Sagaropama, Sāgaropama: 6 definitions
Sagaropama means something in Jainism, Prakrit, Hinduism, Sanskrit. If you want to know the exact meaning, history, etymology or English translation of this term then check out the descriptions on this page. Add your comment or reference to a book if you want to contribute to this summary article.
General definition (in Jainism)Source: archive.org: Trisastisalakapurusacaritra
Sāgaropama (सागरोपम) refers to a unit of time equaling ten crores of palyopamas, which is calculated as follows: a vessel, a yojana wide and deep, is filled with the hairs of a new-born lamb—hairs that have grown within seven days. If one hair is withdrawn every hundred years, the time required to empty the vessel is a palyopama.—Cf. commentary to Tattvārthādhigamasūtra 4. 15.Source: OpenEdition books: Vividhatīrthakalpaḥ
Sāgaropama (सागरोपम) refers to a unity of measurement corresponding to koṭikoṭi (koṭi = 10 million) of palyopama (i.e., infinite measure of time that can only be represented by comparisons), and represents a Jaina technical term mentioned in the mentioned in the Vividhatīrthakalpa by Jinaprabhasūri (13th century A.D.): an ancient text devoted to various Jaina holy places (tīrthas).
Jainism is an Indian religion of Dharma whose doctrine revolves around harmlessness (ahimsa) towards every living being. The two major branches (Digambara and Svetambara) of Jainism stimulate self-control (or, shramana, ‘self-reliance’) and spiritual development through a path of peace for the soul to progess to the ultimate goal.
Languages of India and abroad
Sanskrit dictionarySource: Cologne Digital Sanskrit Dictionaries: Monier-Williams Sanskrit-English Dictionary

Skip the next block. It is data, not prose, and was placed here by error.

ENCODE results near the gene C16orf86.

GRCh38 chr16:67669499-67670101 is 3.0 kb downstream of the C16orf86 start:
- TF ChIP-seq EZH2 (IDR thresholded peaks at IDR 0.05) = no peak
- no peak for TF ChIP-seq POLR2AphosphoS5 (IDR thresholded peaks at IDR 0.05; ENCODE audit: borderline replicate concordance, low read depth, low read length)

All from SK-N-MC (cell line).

Sāgaropama (सागरोपम):—[from sāgara] m. or n. (?) a [particular] high number, [Jaina literature]Source: DDSA: Paia-sadda-mahannavo; a comprehensive Prakrit Hindi dictionary (S)
Sāgaropama (सागरोपम) in the Sanskrit language is related to the Prakrit word: Sāgarovama.
[Sanskrit to German]
Sanskrit, also spelled संस्कृतम् (saṃskṛtam), is an ancient language of India commonly seen as the grandmother of the Indo-European language family (even English!). Closely allied with Prakrit and Pali, Sanskrit is more exhaustive in both grammar and terms and has the most extensive collection of literature in the world, greatly surpassing its sister-languages Greek and Latin.
Kannada-English dictionarySource: Alar: Kannada-English corpus
Sāgarōpama (ಸಾಗರೋಪಮ):—[adjective] very huge, awesomely great (as the ocean).
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Sāgarōpama (ಸಾಗರೋಪಮ):—[noun] = ಸಾಗರ - [sagara -] 9.
Kannada is a Dravidian language (as opposed to the Indo-European language family) mainly spoken in the southwestern region of India.
See also (Relevant definitions)
Full-text (+9): Sagarovama, Kakandi, Nanditavartaka, Campapuri, Divyacula, Susthitavarta, Nanditavarta, Susthitavartaka, Anuttara, Shashiprabha, Manicula, Pankaprabha, Sharkaraprabha, Utsarpini, Avasarpini, Dhumaprabha, Balukaprabha, Tamahprabha, Mahatamahprabha, Ratnaprabha.
Search found 5 books and stories containing Sagaropama, Sāgaropama, Sāgarōpama; (plurals include: Sagaropamas, Sāgaropamas, Sāgarōpamas). You can also click to the full overview containing English textual excerpts. Below are direct links for the most relevant articles:
Tattvartha Sutra (with commentary) (by Vijay K. Jain)
Verse 4.31 - Lifetimes of Deva from Brahmaloka to Acyuta kalpa < [Chapter 4 - The Celestial Beings]
Verse 4.32 - Lifetimes of remaining Deva < [Chapter 4 - The Celestial Beings]
Verse 3.27 - The rise (regeneration) and fall (degeneration) < [Chapter 3 - The Lower World and the Middle World]
Trishashti Shalaka Purusha Caritra (by Helen M. Johnson)
Part 18: Tenth incarnation as a Sāmānika < [Chapter I]
Part 7: Future Tīrthaṅkaras < [Chapter VI]
Part 4: Śreyāṃsa’s birth < [Chapter I - Śreyāṃsanāthacaritra]
Bhagavati-sutra (Viyaha-pannatti) (by K. C. Lalwani)
Part 1 - Questions of Merchant Sudarśana on Time < [Chapter 11]
Part 3 - Bondage due to the formation of fluid body < [Chapter 9]
Part 2 - Body-type bondage < [Chapter 9]
Kalpa-sutra (Lives of the Jinas) (by Hermann Jacobi)
The Sarva-Darsana-Samgraha (by E. B. Cowell)